Nearly two decades ago, scientists showed that exposing pregnant rats to phthalates disrupts testosterone in their male offspring, leaving them with a suite of genital deformities and semen problems, dubbed “phthalate syndrome.”
“The whole process of making eggs and sperm is completely controlled by hormones,” said Patricia Hunt, Ph.D., a reproductive biologist at Washington State University. “In experiments, we can screw things up really, really badly with toxic exposures in developing males and females and permanently change an animal’s reproduction.”
Studies of phthalates’ effects on women have found problems. A 2018 study, for example, found an association between phthalate exposure and poor egg and embryo quality in women undergoing fertility treatments. But generally, the field of women’s health research is underfunded, Dr. Woodruff said.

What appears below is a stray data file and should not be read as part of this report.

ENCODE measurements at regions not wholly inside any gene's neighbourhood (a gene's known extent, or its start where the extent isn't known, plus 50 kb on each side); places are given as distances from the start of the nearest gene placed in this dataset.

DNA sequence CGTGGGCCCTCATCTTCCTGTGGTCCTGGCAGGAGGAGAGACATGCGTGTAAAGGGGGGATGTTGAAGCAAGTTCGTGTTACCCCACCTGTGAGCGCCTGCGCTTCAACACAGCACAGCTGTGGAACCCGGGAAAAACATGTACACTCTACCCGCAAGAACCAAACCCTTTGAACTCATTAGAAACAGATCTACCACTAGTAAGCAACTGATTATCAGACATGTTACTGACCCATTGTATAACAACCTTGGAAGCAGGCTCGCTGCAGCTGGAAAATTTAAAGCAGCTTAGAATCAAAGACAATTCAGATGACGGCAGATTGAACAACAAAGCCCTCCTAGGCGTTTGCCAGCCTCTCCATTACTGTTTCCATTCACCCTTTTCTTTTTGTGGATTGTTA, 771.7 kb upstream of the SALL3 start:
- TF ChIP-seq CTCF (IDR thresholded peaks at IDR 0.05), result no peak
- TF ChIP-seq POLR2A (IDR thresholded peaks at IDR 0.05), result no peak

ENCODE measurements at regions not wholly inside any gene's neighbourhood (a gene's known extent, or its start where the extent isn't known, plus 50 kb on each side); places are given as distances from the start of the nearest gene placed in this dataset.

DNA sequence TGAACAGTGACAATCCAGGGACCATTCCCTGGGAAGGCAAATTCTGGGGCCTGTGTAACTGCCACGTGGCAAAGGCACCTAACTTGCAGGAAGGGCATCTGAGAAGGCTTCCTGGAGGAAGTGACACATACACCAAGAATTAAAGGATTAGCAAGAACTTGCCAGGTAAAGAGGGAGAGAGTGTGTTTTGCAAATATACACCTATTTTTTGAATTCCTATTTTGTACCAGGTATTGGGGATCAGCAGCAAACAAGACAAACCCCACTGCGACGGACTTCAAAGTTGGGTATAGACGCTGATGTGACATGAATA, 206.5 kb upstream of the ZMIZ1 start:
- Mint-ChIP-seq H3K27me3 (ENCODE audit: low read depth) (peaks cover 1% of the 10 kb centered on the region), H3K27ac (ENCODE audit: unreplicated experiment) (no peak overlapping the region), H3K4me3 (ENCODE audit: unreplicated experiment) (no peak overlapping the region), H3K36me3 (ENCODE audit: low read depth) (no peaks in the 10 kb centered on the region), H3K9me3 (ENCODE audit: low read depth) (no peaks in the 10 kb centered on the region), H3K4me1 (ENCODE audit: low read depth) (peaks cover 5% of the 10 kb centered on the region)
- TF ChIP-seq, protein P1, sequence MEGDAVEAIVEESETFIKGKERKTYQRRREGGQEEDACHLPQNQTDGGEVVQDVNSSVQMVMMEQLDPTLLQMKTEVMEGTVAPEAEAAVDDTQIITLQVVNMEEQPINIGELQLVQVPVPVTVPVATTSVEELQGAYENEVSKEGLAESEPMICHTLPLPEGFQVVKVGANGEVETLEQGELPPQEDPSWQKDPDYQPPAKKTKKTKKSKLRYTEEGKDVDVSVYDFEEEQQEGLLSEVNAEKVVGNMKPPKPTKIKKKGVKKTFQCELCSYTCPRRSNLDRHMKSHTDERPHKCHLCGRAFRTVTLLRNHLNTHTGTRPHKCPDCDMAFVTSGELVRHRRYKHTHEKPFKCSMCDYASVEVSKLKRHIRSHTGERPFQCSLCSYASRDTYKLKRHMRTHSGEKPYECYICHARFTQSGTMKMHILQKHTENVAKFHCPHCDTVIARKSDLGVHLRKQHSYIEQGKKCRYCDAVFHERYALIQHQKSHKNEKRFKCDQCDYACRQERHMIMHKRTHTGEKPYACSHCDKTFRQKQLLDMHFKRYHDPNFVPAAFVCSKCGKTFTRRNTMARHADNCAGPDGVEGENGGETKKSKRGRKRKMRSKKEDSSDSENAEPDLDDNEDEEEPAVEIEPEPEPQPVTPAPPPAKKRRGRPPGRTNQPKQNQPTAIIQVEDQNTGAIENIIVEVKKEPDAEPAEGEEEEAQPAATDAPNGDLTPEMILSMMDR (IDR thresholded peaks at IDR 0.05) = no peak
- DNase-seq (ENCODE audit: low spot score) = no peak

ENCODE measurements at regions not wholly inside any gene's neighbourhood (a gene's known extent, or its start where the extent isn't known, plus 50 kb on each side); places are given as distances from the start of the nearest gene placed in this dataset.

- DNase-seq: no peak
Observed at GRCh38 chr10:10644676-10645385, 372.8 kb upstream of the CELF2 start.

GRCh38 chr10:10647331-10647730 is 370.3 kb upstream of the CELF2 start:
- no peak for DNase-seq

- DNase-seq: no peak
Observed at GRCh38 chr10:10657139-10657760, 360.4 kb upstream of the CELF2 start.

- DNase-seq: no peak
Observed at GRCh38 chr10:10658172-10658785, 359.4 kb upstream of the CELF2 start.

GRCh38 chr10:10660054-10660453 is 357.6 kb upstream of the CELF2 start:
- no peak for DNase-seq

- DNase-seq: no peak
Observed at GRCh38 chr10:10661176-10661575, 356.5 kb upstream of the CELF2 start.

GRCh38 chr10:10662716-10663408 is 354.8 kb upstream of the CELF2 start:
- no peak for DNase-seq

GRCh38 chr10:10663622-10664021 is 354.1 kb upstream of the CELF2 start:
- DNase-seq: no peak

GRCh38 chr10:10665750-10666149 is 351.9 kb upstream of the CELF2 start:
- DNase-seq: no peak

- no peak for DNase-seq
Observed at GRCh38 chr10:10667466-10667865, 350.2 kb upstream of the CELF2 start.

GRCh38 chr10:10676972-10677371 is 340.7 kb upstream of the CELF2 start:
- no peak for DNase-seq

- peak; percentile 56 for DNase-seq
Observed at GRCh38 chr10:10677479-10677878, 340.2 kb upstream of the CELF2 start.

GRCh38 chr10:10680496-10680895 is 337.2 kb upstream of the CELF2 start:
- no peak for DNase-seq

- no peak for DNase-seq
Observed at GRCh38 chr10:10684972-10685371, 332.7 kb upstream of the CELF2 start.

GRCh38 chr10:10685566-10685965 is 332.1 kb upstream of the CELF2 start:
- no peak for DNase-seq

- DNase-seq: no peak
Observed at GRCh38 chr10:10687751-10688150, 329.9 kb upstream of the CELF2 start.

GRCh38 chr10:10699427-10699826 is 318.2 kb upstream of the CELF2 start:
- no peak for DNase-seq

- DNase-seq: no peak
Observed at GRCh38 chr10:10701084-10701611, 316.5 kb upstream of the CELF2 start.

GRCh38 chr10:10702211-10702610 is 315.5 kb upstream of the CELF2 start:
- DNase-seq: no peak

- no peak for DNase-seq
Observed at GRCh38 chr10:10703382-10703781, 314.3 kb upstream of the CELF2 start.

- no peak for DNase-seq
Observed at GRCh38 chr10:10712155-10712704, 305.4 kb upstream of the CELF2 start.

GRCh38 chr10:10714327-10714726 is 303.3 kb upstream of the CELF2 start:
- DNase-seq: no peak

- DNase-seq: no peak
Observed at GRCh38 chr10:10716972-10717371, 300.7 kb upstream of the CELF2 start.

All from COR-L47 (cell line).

Early clues to phthalates’ reproductive risks to women surfaced in 1975, when researchers found that Russian factory workers who were exposed to high phthalate levels on the job had fewer pregnancies and more miscarriages than unexposed women. In a study nearly two decades later, scientists found that phthalate exposures in rats targeted the ovaries, the primary regulator of reproduction and fertility in women.
Couples, like the Boyles, don’t usually read studies about rat infertility before trying to start a family. And Boyle wasn’t thinking about hormone-disrupting chemicals during her 20s, when she worked at radio stations in Seattle or when she landed a job as co-host for a TV morning show at the age of 31. It wasn’t until she went through several rounds of in vitro fertilization transfers that she started wondering if environmental chemicals, like those in the foundation and eye makeup she wore on camera, could affect fertility.
Boyle’s fertility doctor at Pacific NW Fertility clinic, Lora Shahine, M.D., had always told her patients to focus on exercising and eating well to boost fertility. She started advising them to reduce their exposures to phthalates and other hormone-disrupting chemicals after she read about “overwhelming evidence” linking them to gynecological and pregnancy problems when researching the 2015 book she co-wrote, “Planting the Seeds of Pregnancy.”